What brings you to the Multifaith Chaplaincy?

Emily: I love this space. I love the soup. I love what these women are doing here; affordable soup is such an incentive to meet up with friends and grab lunch on campus. The meeting room has a calm and relaxing atmosphere.

Tom: Yeah. I feel like it is a much better working environment than some of the larger libraries across the campus with clinical lighting and intimidating atmospheres. For me, the Arts and Social Science Library might be a good spot if you are doing work at 3 AM and want to stay awake. But I find the space quite clinical. In often feels like a sad place in the daytime, so I tend to come to the Multifaith Chaplaincy to study in a more relaxing ‘Living Room’ environment.

Do you think University staff and students could benefit from more of these community-oriented spaces and the services and support they offer?

Maya: Yes! Especially if staff are also involved. Some of us have so few interactions with staff members because of our limited contact hours.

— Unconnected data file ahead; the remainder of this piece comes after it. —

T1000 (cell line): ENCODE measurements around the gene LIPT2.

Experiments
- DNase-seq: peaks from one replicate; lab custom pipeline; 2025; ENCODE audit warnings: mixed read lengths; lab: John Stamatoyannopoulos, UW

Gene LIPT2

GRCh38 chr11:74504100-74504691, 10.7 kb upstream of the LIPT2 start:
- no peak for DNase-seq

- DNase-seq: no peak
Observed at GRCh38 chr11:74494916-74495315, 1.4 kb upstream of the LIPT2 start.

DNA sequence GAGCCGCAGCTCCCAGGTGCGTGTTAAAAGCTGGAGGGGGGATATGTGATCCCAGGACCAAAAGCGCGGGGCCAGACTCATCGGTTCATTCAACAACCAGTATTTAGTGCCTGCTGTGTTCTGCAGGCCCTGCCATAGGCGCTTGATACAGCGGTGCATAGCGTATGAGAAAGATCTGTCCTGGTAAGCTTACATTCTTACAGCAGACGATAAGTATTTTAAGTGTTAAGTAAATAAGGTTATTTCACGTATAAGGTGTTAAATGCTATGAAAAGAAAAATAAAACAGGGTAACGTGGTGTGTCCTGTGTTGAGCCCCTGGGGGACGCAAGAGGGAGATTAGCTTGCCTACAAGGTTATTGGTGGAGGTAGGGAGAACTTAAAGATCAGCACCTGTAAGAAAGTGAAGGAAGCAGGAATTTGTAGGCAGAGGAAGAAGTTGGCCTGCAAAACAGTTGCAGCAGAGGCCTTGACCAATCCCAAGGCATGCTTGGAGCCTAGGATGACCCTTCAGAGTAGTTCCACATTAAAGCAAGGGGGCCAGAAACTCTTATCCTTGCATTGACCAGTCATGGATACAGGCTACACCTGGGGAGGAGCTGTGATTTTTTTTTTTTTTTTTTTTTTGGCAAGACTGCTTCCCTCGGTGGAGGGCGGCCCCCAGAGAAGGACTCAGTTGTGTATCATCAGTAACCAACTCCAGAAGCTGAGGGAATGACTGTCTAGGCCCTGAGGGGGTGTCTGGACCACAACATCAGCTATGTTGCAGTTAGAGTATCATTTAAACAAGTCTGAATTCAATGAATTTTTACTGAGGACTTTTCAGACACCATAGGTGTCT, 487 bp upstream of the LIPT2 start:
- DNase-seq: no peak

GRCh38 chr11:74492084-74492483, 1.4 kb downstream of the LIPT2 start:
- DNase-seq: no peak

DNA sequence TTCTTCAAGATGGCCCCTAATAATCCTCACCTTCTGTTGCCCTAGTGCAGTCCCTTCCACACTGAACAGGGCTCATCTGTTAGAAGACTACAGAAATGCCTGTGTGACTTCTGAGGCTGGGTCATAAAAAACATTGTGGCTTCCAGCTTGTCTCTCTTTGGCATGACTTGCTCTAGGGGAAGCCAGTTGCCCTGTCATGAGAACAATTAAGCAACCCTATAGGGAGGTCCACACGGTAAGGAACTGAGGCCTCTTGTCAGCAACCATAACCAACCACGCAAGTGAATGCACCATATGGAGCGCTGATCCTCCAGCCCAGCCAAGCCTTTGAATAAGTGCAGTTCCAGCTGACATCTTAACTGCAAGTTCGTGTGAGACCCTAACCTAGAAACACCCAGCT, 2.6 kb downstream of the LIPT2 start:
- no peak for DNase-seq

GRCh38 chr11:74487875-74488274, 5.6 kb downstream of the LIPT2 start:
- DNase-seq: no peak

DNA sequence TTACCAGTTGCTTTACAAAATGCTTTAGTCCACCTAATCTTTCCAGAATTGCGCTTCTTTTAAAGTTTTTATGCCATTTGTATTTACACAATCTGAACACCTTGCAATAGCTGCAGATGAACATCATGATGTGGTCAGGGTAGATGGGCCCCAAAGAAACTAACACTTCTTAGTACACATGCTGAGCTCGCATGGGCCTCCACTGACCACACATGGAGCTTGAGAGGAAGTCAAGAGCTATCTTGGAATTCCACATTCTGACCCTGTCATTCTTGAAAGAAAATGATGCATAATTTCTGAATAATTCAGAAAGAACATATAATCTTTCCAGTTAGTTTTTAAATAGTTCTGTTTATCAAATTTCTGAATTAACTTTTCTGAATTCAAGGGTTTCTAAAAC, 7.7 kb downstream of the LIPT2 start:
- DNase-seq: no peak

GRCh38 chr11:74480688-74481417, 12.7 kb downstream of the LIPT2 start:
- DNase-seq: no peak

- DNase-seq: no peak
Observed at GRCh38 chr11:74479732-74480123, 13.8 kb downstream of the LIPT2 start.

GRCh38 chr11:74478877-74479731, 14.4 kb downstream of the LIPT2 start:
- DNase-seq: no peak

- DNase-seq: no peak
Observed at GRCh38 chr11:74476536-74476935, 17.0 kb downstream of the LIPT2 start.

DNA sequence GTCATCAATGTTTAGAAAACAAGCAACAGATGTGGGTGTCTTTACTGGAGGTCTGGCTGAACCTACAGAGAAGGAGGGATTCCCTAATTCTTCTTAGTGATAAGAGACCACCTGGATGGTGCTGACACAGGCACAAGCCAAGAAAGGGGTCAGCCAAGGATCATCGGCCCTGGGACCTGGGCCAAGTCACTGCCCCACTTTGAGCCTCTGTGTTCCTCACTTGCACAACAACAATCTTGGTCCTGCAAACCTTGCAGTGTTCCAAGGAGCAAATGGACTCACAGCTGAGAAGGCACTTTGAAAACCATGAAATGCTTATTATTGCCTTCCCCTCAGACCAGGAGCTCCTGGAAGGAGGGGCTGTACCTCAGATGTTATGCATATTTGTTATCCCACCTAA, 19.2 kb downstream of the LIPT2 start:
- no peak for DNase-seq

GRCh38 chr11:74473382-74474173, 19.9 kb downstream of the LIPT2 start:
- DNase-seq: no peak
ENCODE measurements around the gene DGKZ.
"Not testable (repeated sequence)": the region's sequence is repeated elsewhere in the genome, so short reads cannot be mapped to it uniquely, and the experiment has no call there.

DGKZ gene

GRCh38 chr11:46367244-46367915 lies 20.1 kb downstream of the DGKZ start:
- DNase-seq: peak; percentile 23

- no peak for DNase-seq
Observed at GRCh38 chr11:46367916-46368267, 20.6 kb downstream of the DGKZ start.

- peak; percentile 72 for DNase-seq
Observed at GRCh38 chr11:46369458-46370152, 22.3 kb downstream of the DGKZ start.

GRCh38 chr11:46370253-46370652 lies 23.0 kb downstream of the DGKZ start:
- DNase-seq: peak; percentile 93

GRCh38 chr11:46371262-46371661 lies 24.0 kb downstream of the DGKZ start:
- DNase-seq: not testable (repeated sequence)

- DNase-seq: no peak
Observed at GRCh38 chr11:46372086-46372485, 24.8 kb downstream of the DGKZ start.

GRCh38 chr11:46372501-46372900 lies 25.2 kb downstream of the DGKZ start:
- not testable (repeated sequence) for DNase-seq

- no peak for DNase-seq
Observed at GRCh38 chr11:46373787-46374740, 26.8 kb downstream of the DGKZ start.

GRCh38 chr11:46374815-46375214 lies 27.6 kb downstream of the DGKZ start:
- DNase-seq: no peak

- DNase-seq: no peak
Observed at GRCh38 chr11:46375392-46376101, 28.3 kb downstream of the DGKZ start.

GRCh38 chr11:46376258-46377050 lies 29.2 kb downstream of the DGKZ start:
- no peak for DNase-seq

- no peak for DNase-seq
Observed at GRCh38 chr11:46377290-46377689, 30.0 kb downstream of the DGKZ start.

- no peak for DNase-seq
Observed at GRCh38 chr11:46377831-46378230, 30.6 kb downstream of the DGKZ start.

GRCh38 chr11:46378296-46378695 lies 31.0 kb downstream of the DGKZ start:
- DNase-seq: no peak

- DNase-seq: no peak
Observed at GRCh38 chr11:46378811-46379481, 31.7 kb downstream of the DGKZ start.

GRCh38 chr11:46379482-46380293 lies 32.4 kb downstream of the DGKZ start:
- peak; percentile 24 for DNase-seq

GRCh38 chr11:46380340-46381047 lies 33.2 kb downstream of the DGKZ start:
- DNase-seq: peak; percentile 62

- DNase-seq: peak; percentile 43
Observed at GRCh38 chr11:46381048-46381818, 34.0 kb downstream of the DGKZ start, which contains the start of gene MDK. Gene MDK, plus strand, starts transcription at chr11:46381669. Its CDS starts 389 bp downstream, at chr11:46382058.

Tom: Also, I feel like there is a demand at the University for spaces like this one. I mean look at the popularity of the SU Living Room… it is so busy there now. In a way, the space has become a bit too busy, so I still think the Multifaith Chaplaincy is the place for me. We definitely need more community hubs on campus to offset the demand of the SU Living Room and to not run the risk of our social and community spaces quickly becoming overcrowded.

What are your thoughts on the growing importance of the ‘Ways to Well-being’ strategy at the University? What do you think is working and where do you think the University needs to improve?